The Real Scotland: Traveling in the Highlands

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Highlands country house. Photo courtesy of Visit Scotland
Highlands country house. Photo courtesy of Visit Scotland

Following this forced emigration and the spread of Ireland’s potato famine into Scotland, the rural Highlands were nearly deserted.

This history of defending their homeland and their honor against a parade of intruders instilled the Highlanders with an intense pride that continues to be displayed in a variety of ways.

The system of clans (Gaelic for “family” or “offspring”) had its roots in the sixth century. As various regions came under the control of chieftains, other members of each clan adopted the name of their leader.

While the original clan system came to an end in the mid-nineteenth century, pride in the common name has lingered. Today, it’s expressed primarily through spirited competition at the Highland Games and in opportunities to don traditional dress.

Highland clan members as long ago as the thirteenth century were identified by the brightly colored plaid material that served as clothing. At that time, it consisted of yards of tartan, which the wearer spread out on the ground, folded into pleats and wrapped around his body.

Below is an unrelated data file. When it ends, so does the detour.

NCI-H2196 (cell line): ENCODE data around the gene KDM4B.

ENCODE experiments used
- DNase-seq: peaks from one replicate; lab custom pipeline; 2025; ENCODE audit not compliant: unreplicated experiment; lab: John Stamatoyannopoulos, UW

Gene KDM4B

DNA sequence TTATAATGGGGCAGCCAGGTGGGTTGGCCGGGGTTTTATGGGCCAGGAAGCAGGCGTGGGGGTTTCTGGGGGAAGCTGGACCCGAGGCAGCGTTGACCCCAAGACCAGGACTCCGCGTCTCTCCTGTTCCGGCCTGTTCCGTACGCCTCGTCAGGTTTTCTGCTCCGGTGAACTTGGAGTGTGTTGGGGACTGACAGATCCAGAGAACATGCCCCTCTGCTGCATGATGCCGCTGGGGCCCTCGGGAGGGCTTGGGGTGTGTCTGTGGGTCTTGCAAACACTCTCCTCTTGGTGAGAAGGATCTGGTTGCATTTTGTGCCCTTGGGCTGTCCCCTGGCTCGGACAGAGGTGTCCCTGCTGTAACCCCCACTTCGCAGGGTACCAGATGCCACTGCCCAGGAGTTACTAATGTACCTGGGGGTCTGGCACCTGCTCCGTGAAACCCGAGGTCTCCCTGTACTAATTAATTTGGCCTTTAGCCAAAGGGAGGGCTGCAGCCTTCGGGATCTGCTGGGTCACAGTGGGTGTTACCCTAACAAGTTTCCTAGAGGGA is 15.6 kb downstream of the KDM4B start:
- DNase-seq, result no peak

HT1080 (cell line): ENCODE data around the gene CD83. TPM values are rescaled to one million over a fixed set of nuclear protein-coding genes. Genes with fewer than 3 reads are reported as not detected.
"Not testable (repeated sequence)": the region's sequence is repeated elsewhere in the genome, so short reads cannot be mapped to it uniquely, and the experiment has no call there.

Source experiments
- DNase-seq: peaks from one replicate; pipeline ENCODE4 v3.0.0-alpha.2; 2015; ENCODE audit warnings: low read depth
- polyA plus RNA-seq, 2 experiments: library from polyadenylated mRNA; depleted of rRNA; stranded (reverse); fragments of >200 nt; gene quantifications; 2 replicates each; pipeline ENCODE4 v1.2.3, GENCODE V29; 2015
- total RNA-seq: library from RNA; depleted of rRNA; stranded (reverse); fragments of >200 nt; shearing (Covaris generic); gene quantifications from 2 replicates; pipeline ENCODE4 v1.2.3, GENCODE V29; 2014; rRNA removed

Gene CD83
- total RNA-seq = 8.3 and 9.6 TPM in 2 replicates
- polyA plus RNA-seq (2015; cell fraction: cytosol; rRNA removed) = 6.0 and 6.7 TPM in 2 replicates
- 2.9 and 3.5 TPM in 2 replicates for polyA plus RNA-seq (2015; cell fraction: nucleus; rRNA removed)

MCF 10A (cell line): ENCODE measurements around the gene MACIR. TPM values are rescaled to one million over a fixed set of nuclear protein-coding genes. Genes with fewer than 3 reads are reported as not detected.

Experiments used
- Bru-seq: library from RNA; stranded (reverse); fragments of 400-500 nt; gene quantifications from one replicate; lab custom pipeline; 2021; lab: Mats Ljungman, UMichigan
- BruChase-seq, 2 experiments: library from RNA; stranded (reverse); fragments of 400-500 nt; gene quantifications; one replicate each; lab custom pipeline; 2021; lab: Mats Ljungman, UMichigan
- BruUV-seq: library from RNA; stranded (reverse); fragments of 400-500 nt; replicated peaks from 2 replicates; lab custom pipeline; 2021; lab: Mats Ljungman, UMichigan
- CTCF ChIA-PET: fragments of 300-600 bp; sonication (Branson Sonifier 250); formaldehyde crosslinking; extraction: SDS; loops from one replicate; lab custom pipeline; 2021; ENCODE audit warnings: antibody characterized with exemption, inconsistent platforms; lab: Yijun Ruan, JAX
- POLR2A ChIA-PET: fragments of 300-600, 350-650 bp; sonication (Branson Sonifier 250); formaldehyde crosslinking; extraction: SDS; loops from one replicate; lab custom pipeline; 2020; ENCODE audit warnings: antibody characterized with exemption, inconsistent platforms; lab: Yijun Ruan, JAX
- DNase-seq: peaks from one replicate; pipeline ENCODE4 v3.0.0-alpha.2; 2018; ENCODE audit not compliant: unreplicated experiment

From that evolved the kilt, the skirt-like attire that is so familiar today. It still is the mode of dress preferred by many Scotsmen for ceremonial and formal occasions.

The complete outfit is an elaborate, lavishly decorated affair that includes traditional adornments. For example, the handbag-like spurn, which is worn around the waist, still is commonly made of leather or animal fur. A small dagger called a skean is tucked into the top of high stockings. According to legend, warring clan chiefs, meeting to work out their differences, hid small knives there in case the gathering grew unfriendly.

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